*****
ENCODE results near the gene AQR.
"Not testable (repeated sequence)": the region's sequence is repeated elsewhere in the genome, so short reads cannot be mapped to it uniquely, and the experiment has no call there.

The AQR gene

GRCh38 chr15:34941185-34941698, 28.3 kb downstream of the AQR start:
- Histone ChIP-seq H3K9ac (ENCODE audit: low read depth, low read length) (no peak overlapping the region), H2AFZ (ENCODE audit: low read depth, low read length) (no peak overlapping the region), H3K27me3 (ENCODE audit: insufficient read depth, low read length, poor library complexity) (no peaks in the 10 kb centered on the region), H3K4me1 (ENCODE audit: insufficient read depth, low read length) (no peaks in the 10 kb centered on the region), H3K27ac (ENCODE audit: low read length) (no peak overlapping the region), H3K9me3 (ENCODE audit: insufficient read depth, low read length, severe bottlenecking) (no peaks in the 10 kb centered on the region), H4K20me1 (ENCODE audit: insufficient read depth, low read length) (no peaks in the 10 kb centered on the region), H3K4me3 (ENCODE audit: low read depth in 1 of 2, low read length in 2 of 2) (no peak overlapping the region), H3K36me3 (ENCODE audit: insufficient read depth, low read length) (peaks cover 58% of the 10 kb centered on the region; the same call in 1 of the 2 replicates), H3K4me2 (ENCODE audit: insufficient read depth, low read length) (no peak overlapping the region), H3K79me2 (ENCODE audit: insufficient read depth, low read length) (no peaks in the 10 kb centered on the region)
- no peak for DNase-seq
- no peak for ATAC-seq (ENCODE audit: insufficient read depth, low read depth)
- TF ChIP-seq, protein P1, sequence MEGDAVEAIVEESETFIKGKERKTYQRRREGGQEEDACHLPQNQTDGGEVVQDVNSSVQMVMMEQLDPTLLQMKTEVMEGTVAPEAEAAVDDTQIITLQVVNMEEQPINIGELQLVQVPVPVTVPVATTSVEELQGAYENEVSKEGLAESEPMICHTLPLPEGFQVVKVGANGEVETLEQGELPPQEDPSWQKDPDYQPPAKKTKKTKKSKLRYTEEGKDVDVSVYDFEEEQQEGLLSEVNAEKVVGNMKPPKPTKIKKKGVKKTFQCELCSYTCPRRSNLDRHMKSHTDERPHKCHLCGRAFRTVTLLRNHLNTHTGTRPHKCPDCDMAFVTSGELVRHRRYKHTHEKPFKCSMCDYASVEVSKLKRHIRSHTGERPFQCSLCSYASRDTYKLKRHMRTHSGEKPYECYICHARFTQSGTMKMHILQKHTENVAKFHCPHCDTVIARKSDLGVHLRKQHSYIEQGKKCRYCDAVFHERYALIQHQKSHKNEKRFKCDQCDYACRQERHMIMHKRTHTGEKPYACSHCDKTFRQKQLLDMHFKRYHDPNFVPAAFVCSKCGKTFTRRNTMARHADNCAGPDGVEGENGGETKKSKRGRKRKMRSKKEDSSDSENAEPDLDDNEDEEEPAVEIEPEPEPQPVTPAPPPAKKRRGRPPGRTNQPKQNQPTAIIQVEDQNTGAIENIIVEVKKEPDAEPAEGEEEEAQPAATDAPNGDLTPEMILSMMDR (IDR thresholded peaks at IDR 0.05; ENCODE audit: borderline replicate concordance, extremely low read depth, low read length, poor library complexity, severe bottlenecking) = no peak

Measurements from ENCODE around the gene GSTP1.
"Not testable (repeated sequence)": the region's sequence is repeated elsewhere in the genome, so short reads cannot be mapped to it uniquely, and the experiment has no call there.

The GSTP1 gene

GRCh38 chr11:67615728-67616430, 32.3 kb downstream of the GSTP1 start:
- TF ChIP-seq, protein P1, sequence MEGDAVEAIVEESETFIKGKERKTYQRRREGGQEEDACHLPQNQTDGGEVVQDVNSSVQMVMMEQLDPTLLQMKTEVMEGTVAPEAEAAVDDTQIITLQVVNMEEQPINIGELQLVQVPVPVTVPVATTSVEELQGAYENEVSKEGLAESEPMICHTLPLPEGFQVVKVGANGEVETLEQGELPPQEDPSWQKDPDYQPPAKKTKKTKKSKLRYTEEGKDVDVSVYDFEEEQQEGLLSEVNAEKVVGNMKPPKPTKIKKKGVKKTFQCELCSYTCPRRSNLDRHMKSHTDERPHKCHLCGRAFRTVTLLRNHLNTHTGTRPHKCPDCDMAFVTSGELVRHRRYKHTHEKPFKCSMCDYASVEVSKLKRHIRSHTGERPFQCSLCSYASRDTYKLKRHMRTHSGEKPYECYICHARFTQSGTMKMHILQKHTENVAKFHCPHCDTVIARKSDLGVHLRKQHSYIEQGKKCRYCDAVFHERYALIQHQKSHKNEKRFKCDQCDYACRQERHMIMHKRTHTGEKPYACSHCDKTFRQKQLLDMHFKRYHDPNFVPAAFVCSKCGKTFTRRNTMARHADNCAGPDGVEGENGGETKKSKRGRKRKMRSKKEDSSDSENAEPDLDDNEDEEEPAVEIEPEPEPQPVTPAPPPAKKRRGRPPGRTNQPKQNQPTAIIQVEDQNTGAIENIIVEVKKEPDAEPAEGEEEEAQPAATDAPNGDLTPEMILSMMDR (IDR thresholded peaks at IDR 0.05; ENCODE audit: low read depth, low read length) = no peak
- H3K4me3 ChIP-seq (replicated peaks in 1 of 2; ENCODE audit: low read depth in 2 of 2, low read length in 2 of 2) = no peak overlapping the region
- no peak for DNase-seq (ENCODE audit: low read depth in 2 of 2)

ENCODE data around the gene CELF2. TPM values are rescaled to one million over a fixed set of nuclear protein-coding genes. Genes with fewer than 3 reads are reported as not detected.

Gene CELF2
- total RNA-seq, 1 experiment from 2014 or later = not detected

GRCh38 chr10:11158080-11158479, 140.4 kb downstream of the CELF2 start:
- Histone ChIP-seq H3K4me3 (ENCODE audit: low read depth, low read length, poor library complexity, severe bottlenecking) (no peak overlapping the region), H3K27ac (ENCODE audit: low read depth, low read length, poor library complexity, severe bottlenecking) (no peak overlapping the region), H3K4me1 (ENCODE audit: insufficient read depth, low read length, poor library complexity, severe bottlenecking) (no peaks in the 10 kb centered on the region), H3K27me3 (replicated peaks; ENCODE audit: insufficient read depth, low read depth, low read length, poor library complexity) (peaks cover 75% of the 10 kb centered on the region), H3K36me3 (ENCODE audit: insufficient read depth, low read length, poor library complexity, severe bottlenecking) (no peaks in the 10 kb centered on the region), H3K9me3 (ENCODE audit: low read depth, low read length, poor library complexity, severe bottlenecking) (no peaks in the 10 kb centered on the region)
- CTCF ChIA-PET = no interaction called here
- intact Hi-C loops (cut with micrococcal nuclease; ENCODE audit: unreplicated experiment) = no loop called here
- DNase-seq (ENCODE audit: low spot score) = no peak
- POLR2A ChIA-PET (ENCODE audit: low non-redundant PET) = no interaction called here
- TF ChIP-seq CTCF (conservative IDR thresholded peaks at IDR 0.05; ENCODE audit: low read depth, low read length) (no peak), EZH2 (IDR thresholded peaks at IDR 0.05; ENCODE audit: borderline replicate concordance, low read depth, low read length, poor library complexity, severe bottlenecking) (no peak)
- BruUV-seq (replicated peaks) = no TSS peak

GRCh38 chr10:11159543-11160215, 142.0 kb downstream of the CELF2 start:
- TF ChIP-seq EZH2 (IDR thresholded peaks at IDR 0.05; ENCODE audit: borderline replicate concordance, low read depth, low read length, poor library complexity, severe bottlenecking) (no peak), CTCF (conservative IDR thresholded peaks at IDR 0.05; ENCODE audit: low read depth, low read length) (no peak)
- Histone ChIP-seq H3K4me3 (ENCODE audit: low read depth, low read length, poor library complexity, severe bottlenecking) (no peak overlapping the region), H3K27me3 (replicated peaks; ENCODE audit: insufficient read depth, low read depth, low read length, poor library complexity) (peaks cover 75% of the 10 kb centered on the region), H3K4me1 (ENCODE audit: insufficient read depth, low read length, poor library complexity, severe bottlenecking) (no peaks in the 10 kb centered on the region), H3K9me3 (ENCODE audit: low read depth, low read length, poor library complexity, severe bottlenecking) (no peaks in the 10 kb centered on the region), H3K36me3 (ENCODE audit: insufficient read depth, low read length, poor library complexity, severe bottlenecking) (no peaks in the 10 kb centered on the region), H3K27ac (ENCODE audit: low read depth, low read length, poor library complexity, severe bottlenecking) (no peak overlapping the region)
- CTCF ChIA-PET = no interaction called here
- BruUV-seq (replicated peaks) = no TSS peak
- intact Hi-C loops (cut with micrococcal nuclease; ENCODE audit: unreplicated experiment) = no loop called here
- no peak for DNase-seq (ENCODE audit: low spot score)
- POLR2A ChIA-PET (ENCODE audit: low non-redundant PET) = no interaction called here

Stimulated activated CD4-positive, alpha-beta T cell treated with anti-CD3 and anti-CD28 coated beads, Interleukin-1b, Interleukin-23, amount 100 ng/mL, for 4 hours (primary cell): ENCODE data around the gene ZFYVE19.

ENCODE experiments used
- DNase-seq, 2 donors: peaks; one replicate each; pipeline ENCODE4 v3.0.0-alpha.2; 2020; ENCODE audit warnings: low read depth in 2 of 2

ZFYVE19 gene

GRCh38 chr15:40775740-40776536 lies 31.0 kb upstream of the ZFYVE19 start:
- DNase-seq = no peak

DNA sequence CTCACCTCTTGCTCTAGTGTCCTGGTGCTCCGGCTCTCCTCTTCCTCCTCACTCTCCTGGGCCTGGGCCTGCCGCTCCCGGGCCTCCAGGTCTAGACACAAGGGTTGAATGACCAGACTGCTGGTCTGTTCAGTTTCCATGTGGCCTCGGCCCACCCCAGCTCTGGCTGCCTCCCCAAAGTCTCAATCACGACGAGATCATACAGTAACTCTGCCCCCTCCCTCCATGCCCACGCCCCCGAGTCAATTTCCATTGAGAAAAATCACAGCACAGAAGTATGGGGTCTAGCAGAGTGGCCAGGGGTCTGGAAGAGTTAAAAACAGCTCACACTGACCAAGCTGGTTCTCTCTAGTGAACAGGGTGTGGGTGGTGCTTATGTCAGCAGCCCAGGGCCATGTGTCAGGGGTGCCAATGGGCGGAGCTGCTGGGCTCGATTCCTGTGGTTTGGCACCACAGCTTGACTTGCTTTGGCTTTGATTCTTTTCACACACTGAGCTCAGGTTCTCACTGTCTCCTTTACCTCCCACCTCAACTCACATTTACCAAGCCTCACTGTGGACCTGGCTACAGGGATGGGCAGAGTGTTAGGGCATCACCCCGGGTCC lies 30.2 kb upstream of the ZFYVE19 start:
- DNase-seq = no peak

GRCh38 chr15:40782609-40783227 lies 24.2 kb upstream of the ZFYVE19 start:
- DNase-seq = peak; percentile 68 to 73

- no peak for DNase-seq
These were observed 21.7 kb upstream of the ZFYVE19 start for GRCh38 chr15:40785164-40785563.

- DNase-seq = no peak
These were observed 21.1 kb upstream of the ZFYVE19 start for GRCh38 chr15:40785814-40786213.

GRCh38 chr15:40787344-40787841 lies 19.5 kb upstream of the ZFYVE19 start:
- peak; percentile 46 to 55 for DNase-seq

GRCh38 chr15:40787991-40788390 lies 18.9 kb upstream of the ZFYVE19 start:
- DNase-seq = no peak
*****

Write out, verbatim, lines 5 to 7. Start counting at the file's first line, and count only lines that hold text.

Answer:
- Histone ChIP-seq H3K9ac (ENCODE audit: low read depth, low read length) (no peak overlapping the region), H2AFZ (ENCODE audit: low read depth, low read length) (no peak overlapping the region), H3K27me3 (ENCODE audit: insufficient read depth, low read length, poor library complexity) (no peaks in the 10 kb centered on the region), H3K4me1 (ENCODE audit: insufficient read depth, low read length) (no peaks in the 10 kb centered on the region), H3K27ac (ENCODE audit: low read length) (no peak overlapping the region), H3K9me3 (ENCODE audit: insufficient read depth, low read length, severe bottlenecking) (no peaks in the 10 kb centered on the region), H4K20me1 (ENCODE audit: insufficient read depth, low read length) (no peaks in the 10 kb centered on the region), H3K4me3 (ENCODE audit: low read depth in 1 of 2, low read length in 2 of 2) (no peak overlapping the region), H3K36me3 (ENCODE audit: insufficient read depth, low read length) (peaks cover 58% of the 10 kb centered on the region; the same call in 1 of the 2 replicates), H3K4me2 (ENCODE audit: insufficient read depth, low read length) (no peak overlapping the region), H3K79me2 (ENCODE audit: insufficient read depth, low read length) (no peaks in the 10 kb centered on the region)
- no peak for DNase-seq
- no peak for ATAC-seq (ENCODE audit: insufficient read depth, low read depth)